An Ever-Evolving Brand
I'll delve a bit deeper into the nuts and bolts of the Charles Koch Foundation's newest spending spree in a moment. But first, I'd like to frame the gifts within the jumbled and ever-evolving Koch philanthropic brand.
On one hand, Charles and David Koch are plutocratic villains straight out of central casting. They preside over a $100 billion conglomerate with 120,000 employees in 60 countries. They're egregious polluters. They donate to extremist politicians. They've recently set aside their animus toward President Trump to enthusiastically push his tax plan.
And as you read this, they continue to fortify their cross-campus network of like-minded free market thinkers and academics. All that's missing from the picture are top hats and monocles.
David Koch is a huge supporter of dance, an anti-cancer crusader, and pledged $100 million for the preservation and renovation of the State Theater of New York at Lincoln Center. In 2014, the Kochs made a gift of $25 million to the United Negro College Fund.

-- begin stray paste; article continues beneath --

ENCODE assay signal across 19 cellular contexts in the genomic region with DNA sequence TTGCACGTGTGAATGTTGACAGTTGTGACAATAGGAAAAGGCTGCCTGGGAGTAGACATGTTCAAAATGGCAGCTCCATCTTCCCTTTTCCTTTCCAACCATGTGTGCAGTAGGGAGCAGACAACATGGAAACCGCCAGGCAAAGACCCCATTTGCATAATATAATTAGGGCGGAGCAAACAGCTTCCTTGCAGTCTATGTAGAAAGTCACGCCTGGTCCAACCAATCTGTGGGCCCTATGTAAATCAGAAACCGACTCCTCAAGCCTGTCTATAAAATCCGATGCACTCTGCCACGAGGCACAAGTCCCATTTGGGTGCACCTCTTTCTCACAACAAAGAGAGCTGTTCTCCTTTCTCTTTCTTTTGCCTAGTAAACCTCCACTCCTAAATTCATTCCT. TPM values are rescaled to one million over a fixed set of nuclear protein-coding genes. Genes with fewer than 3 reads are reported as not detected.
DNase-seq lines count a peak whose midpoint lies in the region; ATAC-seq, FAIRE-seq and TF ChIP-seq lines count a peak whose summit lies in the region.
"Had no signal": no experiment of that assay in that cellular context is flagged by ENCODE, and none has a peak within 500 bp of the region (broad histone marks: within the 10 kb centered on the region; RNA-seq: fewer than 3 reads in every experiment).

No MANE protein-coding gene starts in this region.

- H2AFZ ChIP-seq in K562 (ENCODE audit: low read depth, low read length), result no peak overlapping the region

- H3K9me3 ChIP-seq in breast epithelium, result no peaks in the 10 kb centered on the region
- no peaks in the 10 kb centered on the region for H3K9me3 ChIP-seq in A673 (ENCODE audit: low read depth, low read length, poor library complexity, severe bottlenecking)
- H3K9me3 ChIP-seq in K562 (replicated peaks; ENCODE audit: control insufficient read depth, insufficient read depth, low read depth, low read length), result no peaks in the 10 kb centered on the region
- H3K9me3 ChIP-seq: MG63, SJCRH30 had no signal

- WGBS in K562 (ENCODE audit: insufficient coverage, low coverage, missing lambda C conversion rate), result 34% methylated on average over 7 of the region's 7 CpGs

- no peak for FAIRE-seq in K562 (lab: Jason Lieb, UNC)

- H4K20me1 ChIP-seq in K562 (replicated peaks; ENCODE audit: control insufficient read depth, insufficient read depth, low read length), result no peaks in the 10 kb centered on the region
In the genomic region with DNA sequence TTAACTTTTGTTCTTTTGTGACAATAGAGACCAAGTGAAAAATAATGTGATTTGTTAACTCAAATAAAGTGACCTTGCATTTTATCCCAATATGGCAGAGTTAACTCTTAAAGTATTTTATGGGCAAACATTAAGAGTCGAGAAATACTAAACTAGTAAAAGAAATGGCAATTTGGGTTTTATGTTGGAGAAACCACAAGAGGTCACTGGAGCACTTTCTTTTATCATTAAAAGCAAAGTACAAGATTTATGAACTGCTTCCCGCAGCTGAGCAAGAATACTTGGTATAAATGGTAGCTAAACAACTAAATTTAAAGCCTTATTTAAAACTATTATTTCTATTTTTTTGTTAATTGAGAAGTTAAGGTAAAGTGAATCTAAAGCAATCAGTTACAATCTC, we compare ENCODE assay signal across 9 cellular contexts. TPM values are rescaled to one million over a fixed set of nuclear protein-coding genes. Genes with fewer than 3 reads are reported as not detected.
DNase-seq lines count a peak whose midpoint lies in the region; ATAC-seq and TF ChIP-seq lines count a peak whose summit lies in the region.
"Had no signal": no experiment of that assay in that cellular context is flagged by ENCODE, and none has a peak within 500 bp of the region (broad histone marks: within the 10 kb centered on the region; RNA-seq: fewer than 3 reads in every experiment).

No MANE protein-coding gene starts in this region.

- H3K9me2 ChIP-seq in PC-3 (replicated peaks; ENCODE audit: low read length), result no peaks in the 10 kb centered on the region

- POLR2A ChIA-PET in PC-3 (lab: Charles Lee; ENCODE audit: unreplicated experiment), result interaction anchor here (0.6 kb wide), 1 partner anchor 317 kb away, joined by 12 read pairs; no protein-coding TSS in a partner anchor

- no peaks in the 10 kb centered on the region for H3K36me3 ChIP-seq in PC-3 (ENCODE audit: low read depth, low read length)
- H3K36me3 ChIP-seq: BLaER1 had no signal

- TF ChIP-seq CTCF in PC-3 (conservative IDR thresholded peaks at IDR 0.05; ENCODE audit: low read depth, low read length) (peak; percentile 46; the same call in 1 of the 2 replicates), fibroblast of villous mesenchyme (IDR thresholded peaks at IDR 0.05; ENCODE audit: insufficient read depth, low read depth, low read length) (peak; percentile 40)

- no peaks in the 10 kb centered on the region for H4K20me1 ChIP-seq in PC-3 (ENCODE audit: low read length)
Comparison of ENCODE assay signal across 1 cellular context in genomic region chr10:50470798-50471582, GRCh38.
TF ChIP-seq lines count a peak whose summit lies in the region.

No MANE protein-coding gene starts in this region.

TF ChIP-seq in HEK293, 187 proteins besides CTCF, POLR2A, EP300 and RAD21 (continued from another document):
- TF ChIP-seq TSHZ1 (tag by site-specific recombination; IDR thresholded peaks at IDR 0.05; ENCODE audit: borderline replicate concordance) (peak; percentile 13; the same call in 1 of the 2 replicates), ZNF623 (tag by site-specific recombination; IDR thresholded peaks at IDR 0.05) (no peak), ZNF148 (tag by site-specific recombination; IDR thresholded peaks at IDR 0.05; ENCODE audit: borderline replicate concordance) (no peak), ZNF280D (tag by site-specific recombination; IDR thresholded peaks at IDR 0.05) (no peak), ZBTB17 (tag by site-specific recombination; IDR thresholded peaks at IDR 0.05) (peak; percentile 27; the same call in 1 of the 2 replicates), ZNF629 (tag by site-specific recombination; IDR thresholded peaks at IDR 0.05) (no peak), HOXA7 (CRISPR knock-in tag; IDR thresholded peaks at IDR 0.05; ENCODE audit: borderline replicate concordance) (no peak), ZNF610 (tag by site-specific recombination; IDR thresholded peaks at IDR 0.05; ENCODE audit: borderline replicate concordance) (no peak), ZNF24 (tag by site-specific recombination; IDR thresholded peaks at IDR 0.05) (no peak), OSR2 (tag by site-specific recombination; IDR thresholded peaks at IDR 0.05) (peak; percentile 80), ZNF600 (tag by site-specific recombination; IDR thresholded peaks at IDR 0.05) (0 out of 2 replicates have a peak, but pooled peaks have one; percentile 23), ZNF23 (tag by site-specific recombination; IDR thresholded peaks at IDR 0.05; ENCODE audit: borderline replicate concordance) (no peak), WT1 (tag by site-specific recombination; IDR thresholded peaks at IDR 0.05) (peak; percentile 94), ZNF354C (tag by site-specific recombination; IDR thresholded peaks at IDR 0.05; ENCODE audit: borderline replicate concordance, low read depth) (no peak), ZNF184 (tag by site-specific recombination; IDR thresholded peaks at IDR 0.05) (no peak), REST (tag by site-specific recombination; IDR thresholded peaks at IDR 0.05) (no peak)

These gifts, mind you, came before what David Axelrod, the former political adviser to President Barack Obama, dubbed the brothers' "extraordinary exercise in rebranding," an effort that dovetailed with work in the area of criminal justice reform. Here, too, though, it should be noted that the Kochs have real principles: They've long been wary of an expanding criminal justice system because it extends the reach of the state over people's lives. (And, yes, they also want more leniency for white-collar crooks, as critics note.)
Meanwhile, back in January, the brothers gave the Thurgood Marshall College Fund close to $26 million to support its Center for Advancing Opportunity. And in June, we learned that Charles is quietly backing a new national anti-poverty group, Stand Together.